Thursday, 25 May 2017

REVIEW: Blush at Soho Theatre

On my way out from watching Blush at Soho Theatre I grabbed a copy of Timeout magazine for my journey home. Whilst flicking through the pages, I found a very well-timed column about a Welsh girl who, after receiving an unsolicited picture from a guy of his genitals, made him believe that she lived in Buckingham Palace and was inviting him over. The guy was publicly shamed for driving there from Croydon in the middle of the night and waiting in front of the gate, before being spotted by the guards.

Strongly linked to the same topic, Blush is a play about unnecessarily sexualised content on the net, web pornography, online diffusion of private pictures and the consequent cyber-shaming that has become a widespread issue. Written by Charlotte Josephine and performed by the author herself, together with Daniel Foxmith, this seventy-minute drama gives voice to five every-day characters which highlight distinct aspects of the problem. Taking turns centre stage on a red round carpet, the two actors are surrounded by lights and white screens - as if they were on the set of a photo shoot -- and impersonate three women and two boys, with the use of different accents and inflexions.

The lines are sharp but clever, and the images suggested are brutal and painfully easy to relate to. 'Surely everyone does it', says one of the characters on sending naked pictures with a phone, 'they just don't talk about it'. During a few intentionally quiet moments, I can sense the discomfort of the audience, the nervous fidgiting on the revengeful, as if the air was becoming heavier, and the sighs of unease given by who needed to catch their breath.

The sex tape posted online by a revengeful ex or an occasional partner, the publication of snaps that were intended for private use and then bounced from an inbox to another, the public shaming of the victims, as if they were only avatars and not real human beings, the rape-treats received by individuals who became exposed to public judgement have now become a growing phenomenon hat hits the most vulnerable users. 

Last year, in Italy, there was the infamous episode of a young woman shamed on social media after the circulation of a private photo taken by a sexual partner. Unable to cope with the nationwide humiliation received, the young woman decided to take her own life, stigmatised by a bigot society that failed to protect her. What happened to the person who took the picture, and whether he paid for his outrageous breech of privacy, is unknown, since are more often females to become viral, regardless of them being victims or perpetrators. Blush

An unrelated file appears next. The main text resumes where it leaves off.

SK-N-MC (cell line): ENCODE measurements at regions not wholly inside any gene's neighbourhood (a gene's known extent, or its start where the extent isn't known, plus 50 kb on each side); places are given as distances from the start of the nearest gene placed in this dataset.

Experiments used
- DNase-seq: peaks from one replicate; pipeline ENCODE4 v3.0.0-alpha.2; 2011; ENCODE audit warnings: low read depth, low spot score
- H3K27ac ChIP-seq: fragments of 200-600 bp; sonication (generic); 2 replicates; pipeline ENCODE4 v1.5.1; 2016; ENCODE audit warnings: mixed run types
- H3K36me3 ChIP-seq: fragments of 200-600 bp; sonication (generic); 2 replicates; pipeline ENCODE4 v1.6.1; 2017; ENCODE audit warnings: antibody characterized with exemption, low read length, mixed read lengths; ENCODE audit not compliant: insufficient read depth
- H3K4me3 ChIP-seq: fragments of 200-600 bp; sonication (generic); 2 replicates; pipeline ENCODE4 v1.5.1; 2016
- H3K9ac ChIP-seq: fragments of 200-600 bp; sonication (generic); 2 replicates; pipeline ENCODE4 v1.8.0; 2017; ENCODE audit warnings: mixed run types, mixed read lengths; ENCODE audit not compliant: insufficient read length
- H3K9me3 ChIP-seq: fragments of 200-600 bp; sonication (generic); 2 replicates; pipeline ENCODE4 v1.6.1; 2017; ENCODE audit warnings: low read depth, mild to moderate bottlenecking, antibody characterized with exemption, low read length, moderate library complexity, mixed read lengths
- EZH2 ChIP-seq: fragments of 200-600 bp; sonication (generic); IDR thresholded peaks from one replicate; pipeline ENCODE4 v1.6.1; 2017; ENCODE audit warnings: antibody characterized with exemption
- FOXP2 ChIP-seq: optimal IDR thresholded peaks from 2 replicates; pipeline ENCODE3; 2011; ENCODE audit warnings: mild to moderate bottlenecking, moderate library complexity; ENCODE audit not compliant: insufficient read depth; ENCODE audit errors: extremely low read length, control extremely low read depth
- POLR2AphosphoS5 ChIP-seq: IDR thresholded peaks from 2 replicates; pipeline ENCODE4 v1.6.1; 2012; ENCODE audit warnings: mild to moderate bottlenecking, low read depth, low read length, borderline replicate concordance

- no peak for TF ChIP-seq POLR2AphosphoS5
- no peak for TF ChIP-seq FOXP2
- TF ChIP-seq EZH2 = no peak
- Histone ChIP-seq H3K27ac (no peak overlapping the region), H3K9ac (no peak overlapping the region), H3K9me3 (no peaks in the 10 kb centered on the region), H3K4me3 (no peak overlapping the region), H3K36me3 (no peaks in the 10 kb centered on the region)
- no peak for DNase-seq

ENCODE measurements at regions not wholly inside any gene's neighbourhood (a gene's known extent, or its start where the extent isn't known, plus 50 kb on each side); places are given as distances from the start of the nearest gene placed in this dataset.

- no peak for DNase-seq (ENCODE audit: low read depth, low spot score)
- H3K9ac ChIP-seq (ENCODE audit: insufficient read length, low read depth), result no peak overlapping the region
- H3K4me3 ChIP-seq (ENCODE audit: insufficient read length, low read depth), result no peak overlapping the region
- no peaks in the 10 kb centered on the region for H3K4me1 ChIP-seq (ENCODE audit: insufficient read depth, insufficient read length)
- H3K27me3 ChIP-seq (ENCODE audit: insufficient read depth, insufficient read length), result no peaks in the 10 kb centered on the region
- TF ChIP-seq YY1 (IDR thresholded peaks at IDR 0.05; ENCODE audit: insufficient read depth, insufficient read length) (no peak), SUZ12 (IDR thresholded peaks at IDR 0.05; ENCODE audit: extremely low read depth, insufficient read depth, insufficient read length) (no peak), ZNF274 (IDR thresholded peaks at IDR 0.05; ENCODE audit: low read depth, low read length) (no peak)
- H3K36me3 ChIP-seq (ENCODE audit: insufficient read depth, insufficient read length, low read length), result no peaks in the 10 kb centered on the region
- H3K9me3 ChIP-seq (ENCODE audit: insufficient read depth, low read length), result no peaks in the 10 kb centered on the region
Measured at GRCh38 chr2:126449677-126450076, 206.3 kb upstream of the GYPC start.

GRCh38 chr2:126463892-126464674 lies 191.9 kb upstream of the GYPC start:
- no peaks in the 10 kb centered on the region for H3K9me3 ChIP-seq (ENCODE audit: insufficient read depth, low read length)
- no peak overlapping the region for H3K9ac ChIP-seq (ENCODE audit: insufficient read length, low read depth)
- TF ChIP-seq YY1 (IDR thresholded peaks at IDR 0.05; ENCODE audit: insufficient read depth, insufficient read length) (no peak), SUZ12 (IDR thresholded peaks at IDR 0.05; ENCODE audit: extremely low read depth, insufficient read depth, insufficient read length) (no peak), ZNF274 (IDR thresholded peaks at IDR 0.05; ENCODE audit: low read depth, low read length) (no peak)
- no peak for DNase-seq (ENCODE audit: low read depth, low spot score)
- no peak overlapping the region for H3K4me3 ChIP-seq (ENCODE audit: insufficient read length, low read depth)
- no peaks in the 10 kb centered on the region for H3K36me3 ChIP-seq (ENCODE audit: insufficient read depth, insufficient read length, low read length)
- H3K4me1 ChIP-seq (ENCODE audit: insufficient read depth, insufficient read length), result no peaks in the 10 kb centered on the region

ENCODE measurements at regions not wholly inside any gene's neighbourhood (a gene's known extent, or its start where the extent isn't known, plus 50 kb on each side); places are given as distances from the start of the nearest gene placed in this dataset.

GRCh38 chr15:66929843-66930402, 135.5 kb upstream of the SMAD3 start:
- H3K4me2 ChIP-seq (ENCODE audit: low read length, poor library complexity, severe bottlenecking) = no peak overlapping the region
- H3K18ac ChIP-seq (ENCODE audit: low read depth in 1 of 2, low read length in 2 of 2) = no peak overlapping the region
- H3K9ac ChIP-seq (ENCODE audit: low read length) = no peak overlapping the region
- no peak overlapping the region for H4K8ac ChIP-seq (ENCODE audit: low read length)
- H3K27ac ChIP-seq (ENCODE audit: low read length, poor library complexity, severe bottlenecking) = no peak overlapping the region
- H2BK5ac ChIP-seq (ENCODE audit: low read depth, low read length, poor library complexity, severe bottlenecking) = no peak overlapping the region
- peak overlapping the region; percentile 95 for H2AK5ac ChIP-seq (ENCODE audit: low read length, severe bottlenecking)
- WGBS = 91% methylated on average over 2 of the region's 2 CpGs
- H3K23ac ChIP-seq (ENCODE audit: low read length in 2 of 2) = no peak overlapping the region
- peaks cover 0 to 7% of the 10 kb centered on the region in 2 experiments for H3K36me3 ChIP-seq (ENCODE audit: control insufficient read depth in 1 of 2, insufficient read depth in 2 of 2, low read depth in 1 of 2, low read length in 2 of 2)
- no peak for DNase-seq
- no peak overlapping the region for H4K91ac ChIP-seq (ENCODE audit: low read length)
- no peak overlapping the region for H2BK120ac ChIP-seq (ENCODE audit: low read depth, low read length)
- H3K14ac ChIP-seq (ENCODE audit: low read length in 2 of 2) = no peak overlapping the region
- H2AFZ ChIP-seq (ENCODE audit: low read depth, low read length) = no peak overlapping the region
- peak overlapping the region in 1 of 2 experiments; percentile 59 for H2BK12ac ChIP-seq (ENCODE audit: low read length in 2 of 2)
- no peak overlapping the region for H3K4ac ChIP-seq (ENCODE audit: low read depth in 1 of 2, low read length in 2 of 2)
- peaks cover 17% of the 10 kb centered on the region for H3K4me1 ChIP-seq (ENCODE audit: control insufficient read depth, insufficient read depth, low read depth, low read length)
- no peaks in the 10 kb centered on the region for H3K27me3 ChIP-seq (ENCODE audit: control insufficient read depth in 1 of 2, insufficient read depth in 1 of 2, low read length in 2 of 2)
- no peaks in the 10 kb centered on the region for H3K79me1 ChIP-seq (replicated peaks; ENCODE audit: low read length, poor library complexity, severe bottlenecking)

highlights this gender inequality when juxtaposing the case of a man who receives full support from his peers after tweeting to a girl who previously refused and denounced his sexual attentions and the case of a woman who receives general reprimand and gets suspended from work for publishing the sex-pics of a lover who had suddenly cut her off. 

Blush doesn't try to tell us what to do to change this phenominon and protect ourselves from the unwanted exposure and dramatic consequences of sex-related social media contents. Instead, it offers some facts, depicting them with strong images and realistic characters, and then leaves the question resounding in the auditorium at the end of a high-stamina and physically demanding performance. Each of us should see this show at least once and then leave the auditorium with the same resounding question: what should we do to change this? 

Review by Marianna Meloni

Rating: ★★★★★
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